An Al Jazeera producer has been arrested during a visit with his family in Egypt, the Doha-based network said in a statement.
Mahmoud Hussein who has lived and worked in Doha since the channel’s operations were shut down in Egypt was arrested from his Cairo home on Friday. Two of his brothers were also arrested from their homes.
Al Jazeera also said that the Hussein’s whereabouts remain unknown and holds Egyptian authorities responsible for his safety.
The news producer was detained for 15 hours in Cairo International Airport upon his arrival on Tuesday.
Sada al-Balad quoted a security source who said that the Egyptian prosecution ordered his arrest on charges of belonging to a banned organization and seeking to overthrow the regime. The source speculated that his two brothers will be released soon. Another source told Al-Bawaba news website that the reason for his arrest was that he conducted “inflammatory” film interviews over the past few days without the requisite permits.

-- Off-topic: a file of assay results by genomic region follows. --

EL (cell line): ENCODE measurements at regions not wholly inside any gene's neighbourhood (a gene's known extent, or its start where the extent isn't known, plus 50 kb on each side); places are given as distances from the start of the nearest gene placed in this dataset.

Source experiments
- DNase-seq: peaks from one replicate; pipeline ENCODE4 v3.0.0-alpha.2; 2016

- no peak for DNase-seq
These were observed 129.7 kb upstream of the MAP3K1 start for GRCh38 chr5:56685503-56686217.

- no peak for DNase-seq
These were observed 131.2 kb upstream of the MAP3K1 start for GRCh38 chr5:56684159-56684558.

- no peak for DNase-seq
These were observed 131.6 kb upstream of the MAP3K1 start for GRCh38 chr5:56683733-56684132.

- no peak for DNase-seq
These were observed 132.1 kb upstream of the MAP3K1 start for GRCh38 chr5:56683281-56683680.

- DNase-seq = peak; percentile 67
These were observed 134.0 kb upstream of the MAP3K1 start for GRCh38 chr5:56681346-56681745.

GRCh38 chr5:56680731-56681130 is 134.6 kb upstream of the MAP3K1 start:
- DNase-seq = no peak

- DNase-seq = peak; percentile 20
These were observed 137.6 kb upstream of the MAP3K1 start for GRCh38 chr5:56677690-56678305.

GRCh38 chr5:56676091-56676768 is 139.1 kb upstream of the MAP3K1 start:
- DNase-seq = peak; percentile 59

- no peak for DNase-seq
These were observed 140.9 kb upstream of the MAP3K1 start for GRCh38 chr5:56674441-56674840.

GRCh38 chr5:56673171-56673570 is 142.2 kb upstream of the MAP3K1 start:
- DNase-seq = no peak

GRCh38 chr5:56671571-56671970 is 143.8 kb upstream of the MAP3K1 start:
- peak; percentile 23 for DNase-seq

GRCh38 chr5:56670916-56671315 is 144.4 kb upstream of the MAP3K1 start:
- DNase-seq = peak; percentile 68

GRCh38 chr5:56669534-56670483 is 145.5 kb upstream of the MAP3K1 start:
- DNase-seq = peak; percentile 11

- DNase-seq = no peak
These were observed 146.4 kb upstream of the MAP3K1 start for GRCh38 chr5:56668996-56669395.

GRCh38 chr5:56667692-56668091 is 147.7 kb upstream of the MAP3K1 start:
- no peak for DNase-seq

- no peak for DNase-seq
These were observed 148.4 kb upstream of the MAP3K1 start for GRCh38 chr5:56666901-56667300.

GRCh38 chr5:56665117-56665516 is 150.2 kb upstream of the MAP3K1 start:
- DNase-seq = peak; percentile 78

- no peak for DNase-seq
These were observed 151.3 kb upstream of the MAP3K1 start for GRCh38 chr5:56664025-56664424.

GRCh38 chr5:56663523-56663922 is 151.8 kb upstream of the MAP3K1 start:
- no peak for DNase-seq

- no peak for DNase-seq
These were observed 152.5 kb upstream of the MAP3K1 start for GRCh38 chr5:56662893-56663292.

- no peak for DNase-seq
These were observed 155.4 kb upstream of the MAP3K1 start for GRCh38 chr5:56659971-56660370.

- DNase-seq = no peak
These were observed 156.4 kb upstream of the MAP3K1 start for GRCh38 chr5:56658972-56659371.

Yasser Abuhilala, managing director of Al Jazeera news, however, asserted that Hussein was in Egypt to visit his family, and not for work purposes.
Egyptian authorities detained around 20 people working for Al Jazeera in December 2013, accusing all of them of belonging to the Muslim Brotherhood. Among these were journalists Mohamed Fadel Fahmy, Baher Mohamed and the Australian Peter Greste, all of whom worked with Al Jazeera English. Greste was deported after spending 13 months in prison, while Fahmy and Mohamed were released by a presidential pardon after over 430 days in prison.
The channel’s Egypt reporter Abdallah al-Shamy was imprisoned for 10 months and was released after a long hunger strike.
Al Jazeera has been engaged in a standoff with Egyptian authorities since the ouster of former Islamist President Mohamed Morsi in July 2013, for adopting an editorial policy supportive of the former president and the Muslim Brotherhood. In November, the channel aired a documentary The Soldiers: Story of conscription in the Egyptian Armed Forces, which detailed abuse conscripts faced and the poor quality of training.